We started day 3 at 0900 at the stalking lane. I was looking forward to correct the errors that I had made during the previous stalk on day 1. This time the snipers operated in pairs, and I was paired up with Matt. Because Matt was not really there as a student, he had not participated in the previous stalk, but did walk around with one of the instructors as he walked the stalking lanes around us. I think this probably gave him a good perspective of how it is supposed to work.
For this stalk I borrowed Russ’ ghillie instead of trying to make the burgandy one fit. Matt helped me attach some local vegetation to make the suit work better. He just used a set of Multicam BDUs. We were probably 400-500 yards north of the target location. No matter how good the suit is, it isn’t magic, but for me this was about learning about camouflage.
The idea of this stalk was to get within 100 yards or so, close enough to make a positive ID and a “shot” (yelling bang). The stalking lane was just east of and adjacent to the “road” in. Our plan was to take a route approximately 100 yards further east of the straight line of sight down the stalking lane to the target, then work back in towards the target at a southwest angle.
A compass and paying better attention to the reference markers (just as power lines paralleling the road would have helped. We mistook a truck parked near the road for the target truck, which put our path almost straight down the stalking lane instead of skirting the edge of it. With the instructors using spotting scopes and binos, we were not using the terrain as advantageously as we could have been.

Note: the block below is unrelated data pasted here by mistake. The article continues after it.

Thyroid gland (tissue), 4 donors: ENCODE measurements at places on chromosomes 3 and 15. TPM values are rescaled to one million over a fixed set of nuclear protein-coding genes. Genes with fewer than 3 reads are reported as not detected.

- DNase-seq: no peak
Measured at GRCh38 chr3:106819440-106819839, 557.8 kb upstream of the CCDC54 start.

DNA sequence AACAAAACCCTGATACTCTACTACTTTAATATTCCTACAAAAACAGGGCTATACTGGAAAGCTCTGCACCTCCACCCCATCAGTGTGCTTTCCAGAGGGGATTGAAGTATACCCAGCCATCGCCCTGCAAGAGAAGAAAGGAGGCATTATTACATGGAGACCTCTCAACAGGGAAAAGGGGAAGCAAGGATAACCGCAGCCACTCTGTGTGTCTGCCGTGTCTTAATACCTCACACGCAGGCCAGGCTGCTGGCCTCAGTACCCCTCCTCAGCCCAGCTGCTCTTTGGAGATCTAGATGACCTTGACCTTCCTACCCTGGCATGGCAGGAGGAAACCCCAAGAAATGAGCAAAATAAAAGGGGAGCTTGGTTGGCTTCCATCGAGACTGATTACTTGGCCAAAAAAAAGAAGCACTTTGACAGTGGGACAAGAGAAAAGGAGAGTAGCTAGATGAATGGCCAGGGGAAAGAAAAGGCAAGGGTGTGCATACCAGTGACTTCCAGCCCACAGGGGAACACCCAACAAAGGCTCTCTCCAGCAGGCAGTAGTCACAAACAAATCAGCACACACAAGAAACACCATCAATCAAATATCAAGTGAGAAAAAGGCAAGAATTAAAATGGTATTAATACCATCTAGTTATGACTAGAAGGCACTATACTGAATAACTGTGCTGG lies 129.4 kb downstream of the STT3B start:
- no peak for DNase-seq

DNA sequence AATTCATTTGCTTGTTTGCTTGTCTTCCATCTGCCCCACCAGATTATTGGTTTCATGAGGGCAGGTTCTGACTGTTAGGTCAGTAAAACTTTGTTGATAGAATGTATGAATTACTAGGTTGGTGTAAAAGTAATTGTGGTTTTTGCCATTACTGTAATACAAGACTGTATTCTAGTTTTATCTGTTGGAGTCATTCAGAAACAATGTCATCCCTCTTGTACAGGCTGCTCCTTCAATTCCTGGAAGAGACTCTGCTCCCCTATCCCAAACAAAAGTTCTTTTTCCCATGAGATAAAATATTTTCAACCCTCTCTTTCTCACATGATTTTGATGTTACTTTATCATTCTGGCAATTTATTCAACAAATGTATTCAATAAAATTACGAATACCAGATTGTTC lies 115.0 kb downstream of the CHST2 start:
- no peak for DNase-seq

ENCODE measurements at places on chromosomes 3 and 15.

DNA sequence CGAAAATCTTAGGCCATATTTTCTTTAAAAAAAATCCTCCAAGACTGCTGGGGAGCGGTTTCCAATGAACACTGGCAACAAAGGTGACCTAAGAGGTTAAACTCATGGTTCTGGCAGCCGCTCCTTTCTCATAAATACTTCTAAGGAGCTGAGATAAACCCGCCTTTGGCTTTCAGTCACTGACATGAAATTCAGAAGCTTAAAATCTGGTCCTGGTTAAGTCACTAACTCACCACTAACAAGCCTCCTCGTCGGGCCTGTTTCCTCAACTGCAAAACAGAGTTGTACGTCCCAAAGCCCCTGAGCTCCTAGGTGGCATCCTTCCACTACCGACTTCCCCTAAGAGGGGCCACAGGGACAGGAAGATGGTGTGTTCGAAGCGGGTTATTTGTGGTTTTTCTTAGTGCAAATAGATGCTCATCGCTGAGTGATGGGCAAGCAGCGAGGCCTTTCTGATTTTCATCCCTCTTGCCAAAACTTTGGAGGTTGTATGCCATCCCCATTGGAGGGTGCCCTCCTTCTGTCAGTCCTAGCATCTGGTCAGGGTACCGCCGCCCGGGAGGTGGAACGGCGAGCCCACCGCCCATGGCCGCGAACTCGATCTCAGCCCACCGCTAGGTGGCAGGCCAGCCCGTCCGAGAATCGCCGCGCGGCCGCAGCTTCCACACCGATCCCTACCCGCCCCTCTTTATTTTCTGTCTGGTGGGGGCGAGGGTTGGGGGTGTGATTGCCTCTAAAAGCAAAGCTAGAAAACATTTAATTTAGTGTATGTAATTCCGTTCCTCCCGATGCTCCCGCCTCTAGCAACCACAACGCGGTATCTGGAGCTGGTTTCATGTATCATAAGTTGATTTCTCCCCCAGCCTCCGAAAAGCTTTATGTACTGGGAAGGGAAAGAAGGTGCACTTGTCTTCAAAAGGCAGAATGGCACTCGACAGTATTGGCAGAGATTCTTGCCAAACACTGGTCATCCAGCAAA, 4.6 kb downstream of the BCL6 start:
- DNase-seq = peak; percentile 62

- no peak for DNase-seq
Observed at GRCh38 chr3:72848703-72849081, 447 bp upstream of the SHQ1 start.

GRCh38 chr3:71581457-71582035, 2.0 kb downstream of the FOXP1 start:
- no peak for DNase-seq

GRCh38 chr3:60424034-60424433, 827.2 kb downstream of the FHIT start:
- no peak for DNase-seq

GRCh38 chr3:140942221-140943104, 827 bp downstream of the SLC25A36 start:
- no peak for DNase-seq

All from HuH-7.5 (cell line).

A second mistake was that we wasted time early on by going overboard on stealthy movement techniques, when distance and obstacles should have done some of that for us. By the time we were getting near the target we were pretty short on time.
The last mistake was lack of confidence in seeing the shot. I could see Russ pretty clearly, although not by facial recognition. Part of the problem there was that I had put pantyhose over my objective as a field expedient anti-reflective device and it interfered with my image clarity. I could see that it was him by his outline, and that he was at the rear of his truck glassing with binos. I would have had a clear shot, but we had been warned that we would need to get close enough to recognize a fairly small object. I insisted that we get closer. Matt took my word for it. About 10 yards closer and we were spotted, first by his boonie, and then by me being in the sun. We learned that the small object would have been a Copenhagen can, which would have been easy to spot. It was still a good learning experience. The temperature at that time was in the 70’s and I was completely soaked in sweat, as if I had a barrel of warm sea water dumped on me.
The previous day’s stalk had claimed my rifle scope’s ocular lens cover and one of my binocular (my wife’s binoculars) objective covers. This days stalk broke my rifle’s objective lens cover. This stuff will shakedown gear like nothing I’ve seen before.
Following the stalking exercise we were given a surveillance mission. I will continue that in the next installment (3500 words is just too much. It was way too long a day to fit into one article without re-creating the exhaustion for you).